Adweek: Having Jennifer Lopez and Shakira in the Halftime Show Shines a Literal Spotlight on Diversity

The NFL has taken yet another step toward aligning itself with more progressive consumers

 

 

By Mike Valdes-Fauli, Pinta

 

The National Football League announced last week that its halftime show for Super Bowl LIV will feature two iconic Latina artists: Jennifer Lopez and Shakira. The choice should be universally praised, not only for its potential entertainment value, but also as a full embrace of diversity in an era that desperately needs it.

 

The Big Game will be played in Miami, arguably the Hispanic cultural capital of America, so it was natural that the league might seek talent representative of that market. However, to select not one but two Latin acts—and both women—stands as a watershed moment that should be celebrated.

 

The concept of diversity used to be viewed through the prism of corporate social responsibility or a proverbial box to check. More and more, companies have realized this is not only the right thing to do, but also a wise approach with a significant return on investment. The U.S. Hispanic market currently stands at 59 million people, or 18% of the total population. If it were a country, it would be the world’s second largest Spanish-speaking population (behind only Mexico). Furthermore, it’s a misnomer to assume these are all lower socioeconomic consumers, as Hispanic buying power currently tops $1.7 trillion.

 

The NFL has grown to become the most popular sport in America, with many weeks delivering 19 of the 20 top-rated programs, fueling its growing revenue. In recent years, the league has made huge strides in engaging the Latin community, converting futbol fans into football fans. These efforts have proved fruitful, as ratings are growing quickly on Spanish-language games aired on Fox Deportes, engagement online via the league’s site NFL.com/Español has grown exponentially and attendance is ticking upward in key cities with diverse demographic makeups like Chicago, Houston, Los Angeles, Miami and New York.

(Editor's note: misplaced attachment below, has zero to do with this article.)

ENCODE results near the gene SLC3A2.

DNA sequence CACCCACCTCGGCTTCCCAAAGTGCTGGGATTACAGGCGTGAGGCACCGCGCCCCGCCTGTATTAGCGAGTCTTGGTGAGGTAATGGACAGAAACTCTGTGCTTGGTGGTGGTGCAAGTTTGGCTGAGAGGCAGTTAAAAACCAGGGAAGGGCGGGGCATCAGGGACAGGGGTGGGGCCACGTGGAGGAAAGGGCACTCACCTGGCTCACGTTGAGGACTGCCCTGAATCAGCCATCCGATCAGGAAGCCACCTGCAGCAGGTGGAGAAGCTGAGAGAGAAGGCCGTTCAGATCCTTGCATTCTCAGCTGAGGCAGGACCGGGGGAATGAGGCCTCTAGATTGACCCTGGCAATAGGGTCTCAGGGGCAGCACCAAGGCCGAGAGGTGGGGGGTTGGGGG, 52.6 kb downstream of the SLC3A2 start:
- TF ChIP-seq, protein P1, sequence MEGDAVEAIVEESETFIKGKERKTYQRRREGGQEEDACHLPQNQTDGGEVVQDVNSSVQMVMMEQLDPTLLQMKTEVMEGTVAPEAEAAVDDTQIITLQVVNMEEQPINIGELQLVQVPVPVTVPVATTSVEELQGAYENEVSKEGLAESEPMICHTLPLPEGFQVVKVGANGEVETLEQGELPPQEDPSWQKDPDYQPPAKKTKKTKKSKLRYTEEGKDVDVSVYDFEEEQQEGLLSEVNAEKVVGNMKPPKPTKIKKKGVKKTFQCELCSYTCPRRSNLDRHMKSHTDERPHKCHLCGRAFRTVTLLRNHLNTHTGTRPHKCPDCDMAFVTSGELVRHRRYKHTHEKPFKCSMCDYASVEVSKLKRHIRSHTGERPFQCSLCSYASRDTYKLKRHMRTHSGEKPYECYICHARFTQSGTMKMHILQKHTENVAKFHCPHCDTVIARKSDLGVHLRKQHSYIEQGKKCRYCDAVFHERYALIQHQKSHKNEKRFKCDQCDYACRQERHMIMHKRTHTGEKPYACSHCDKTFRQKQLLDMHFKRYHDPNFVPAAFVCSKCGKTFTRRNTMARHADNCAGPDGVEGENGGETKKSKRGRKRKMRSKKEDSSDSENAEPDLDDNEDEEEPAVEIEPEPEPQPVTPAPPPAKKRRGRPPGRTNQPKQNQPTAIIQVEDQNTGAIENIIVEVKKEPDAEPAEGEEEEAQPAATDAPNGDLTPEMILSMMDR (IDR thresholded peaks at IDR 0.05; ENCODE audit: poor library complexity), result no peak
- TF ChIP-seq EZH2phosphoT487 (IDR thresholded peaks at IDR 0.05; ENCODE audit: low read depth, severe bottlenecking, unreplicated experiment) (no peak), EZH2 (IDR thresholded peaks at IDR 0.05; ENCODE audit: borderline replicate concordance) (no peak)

Specifically, the halftime show carries the following three powerful takeaways that all brand marketers should heed.

 

Diversity sells 

 

The NFL engaged Roc Nation earlier this year to serve as its entertainment partner. Founded by Jay-Z, Roc is an incredibly diverse organization representing talent from the African-American, Hispanic and LGBTQ communities. It also spans a wide array of sectors such as sports, music, film and comedy. This was an early signal that America’s largest sports league was making a big bet on diversity.

 

Commit rather than hedge 

 

Another key insight is that brands should take a strategic direction and then exemplify the courage of its convictions. Rather than selecting one Latin talent for the halftime show and then cautiously pairing that artist with a traditional Anglo singer, the NFL boldly stuck to its laurels and selected two Latinas. This demonstrates a confidence that consumers notice and appreciate.

 

Affinity not ethnicity 

 

The Hispanic culture has permeated virtually every facet of American life. It’s no longer about catering to the Latino consumer, but rather giving the vast general market what it has clearly grown to appreciate: Latin culture. Past clichés remain true (there is more salsa sold in this country than ketchup), but new indicators abound, with three of the top 10 most streamed artists on Spotify currently coming from Latin descent. For that reason, embracing this Latin culture with a brand’s overall work can help persuade its entire universe of potential customers.

 

In short, this halftime show selection was not only a good bet, but also a bold one. In polarizing times, the Super Bowl is one of the few moments that has wide appeal and brings us together as a country. Having Jennifer Lopez and Shakira performing will not only be tremendously entertaining but will also place diversity front-and-center during the zenith of commercialism in the world’s largest economy. And that is certainly something to celebrate.

 

Original article from Adweek here.